New York, April 3, 2007—The Committee to Protect Journalists today renewed its call for the release of BBC correspondent Alan Johnston, seized in Gaza more than three weeks ago, amid intensifying pressure by Palestinian journalists on government officials to do more.
Despite reports that the Hamas-led Palestinian government had identified Johnston’s abductors and expected him to be freed soon, no further information about the journalist has surfaced. Palestinian Interior Ministry spokesman Khaled Abu Hilal told CPJ today that preliminary information led the government to believe that a certain group he did not identify was behind the abduction, but after several communications with the group they denied any involvement. Since then, he said, the government has been following several leads but they have not yielded any new information.
Abu Hilal told CPJ that the abduction took place during a transitional period when a unity government was being formed, which impeded a quick response from the government. He added that the Palestinian security forces are weak at the moment further exasperating efforts to locate the journalist.
“We are deeply concerned that Alan Johnston has been missing for 22 days, and we appeal to those holding our colleague to release him at once,” CPJ Executive Director Joel Simon said. “We call on President Mahmoud Abbas, Prime Minister Ismail Haniya, and the Palestinian Authority to do everything in their power to return our colleague to safety.”
Journalists in Gaza began a three-day boycott on Monday to pressure the Palestinian Authority to do more to locate Alan Johnston, local journalists told CPJ. During that time, journalists said, they will not cover any official government news. Palestinian journalists have staged several protests calling for Johnston’s immediate release. More than 300 journalists held a picket line outside the Council of Ministers building in Gaza City on Monday.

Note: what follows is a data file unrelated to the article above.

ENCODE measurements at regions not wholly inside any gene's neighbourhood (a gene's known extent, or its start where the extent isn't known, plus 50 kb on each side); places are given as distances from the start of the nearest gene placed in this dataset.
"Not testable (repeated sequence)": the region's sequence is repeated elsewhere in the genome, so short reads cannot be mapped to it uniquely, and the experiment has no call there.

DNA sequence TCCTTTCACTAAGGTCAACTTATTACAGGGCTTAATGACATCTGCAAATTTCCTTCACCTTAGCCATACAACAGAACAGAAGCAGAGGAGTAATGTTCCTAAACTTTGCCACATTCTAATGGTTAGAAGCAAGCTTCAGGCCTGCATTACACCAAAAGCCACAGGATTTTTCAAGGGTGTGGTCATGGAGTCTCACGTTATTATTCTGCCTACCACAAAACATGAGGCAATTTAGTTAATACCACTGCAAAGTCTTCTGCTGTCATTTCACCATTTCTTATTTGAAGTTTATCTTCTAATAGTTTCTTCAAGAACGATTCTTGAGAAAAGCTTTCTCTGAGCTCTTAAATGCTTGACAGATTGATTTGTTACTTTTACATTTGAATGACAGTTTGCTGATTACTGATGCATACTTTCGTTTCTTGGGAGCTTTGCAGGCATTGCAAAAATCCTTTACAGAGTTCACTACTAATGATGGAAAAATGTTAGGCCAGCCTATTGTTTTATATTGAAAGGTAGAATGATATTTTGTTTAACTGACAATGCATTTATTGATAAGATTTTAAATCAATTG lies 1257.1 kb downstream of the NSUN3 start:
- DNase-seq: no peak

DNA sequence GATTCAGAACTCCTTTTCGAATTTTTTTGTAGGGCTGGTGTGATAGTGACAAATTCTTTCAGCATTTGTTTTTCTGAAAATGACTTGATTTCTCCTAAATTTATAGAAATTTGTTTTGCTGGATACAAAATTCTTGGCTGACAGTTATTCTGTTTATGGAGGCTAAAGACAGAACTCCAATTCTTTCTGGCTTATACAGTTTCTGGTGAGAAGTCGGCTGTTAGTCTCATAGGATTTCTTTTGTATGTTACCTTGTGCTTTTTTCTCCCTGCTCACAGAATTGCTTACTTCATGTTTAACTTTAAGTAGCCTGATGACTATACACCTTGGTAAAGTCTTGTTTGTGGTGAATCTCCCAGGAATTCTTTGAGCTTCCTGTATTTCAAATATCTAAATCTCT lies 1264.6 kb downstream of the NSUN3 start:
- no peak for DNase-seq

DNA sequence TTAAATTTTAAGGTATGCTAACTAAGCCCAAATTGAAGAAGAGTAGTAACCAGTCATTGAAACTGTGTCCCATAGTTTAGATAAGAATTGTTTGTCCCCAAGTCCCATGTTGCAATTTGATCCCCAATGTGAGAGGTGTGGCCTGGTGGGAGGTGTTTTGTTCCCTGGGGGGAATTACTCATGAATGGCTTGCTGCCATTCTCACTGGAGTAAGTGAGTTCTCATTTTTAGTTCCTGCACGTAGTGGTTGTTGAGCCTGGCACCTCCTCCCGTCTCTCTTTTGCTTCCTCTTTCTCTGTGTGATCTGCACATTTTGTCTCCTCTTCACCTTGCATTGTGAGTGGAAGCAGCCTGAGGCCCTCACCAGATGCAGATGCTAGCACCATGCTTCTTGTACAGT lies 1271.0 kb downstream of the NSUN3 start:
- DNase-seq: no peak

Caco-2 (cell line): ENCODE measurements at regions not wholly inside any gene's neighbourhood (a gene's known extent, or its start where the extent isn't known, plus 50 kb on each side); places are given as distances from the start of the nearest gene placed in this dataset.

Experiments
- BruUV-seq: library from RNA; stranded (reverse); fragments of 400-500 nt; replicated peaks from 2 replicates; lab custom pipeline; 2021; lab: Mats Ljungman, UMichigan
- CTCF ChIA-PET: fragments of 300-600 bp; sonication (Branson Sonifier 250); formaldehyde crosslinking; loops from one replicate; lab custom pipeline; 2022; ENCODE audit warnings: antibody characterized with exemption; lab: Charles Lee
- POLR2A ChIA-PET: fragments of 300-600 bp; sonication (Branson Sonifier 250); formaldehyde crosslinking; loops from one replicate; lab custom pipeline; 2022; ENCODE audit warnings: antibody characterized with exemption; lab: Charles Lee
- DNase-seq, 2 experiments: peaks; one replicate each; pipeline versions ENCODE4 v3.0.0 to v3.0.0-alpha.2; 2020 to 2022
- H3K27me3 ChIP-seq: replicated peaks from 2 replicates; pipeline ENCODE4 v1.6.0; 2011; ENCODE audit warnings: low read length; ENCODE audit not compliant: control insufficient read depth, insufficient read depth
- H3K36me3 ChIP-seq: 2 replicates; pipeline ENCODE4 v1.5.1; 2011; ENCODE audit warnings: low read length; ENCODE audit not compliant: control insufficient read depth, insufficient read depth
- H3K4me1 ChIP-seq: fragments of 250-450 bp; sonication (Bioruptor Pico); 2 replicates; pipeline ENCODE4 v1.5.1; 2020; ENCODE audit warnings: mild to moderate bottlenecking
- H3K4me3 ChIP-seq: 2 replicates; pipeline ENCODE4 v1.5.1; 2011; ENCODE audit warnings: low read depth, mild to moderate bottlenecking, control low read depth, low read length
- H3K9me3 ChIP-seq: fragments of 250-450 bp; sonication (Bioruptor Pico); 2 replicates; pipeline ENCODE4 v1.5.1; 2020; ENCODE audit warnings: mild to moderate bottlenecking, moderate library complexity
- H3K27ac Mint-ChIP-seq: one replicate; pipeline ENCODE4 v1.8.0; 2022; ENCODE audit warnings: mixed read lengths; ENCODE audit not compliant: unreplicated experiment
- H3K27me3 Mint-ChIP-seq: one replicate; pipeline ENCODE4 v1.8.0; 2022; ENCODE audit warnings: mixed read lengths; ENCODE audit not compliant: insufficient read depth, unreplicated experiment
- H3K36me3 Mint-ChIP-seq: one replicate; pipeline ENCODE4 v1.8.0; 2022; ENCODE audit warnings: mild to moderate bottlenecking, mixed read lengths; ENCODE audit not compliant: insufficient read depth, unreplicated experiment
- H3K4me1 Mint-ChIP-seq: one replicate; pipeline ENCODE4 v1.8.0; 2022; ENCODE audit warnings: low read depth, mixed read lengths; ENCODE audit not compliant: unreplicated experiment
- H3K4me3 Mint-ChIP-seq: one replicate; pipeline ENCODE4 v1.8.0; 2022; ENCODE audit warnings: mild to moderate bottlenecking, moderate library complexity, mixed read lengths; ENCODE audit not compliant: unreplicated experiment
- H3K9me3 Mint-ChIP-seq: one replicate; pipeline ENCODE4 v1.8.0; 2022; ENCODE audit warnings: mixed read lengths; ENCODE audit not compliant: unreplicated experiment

The BBC reported that top media personalities, including CNN’s Chief International Correspondent and CPJ board member Christiane Amanpour, signed an open letter published in Britain’s Guardian newspaper urging Johnston’s quick and safe release.
Johnston, 44, was seized by four armed men in a white Subaru as he was driving near the BBC’s Gaza City office on Al-Wihdah Street around 2 p.m. on March 12, according to CPJ sources in Gaza. Johnston was quickly identified because he threw his business card on the street, according to news reports. No claim of responsibility was made and the motive for the kidnapping remained unknown, local journalists told CPJ.
Johnston joined the BBC in 1991 and has been based full-time in Gaza since April 2004. He was due to return to London at the end of this month.
Johnston, who has been held in captivity longer than any other journalist abducted in Gaza, is the 15th journalist abducted in the Gaza Strip since 2004, according to CPJ research. CPJ research shows that all of the previously abducted journalists were released unharmed.
Past kidnappings appeared to be the work of private individuals or groups seeking to exploit foreign hostages for political purposes or to use them as bargaining chips to secure the release of jailed relatives or to win government jobs. To CPJ’s knowledge, none of those responsible for abducting members of the media has ever been apprehended or brought to justice.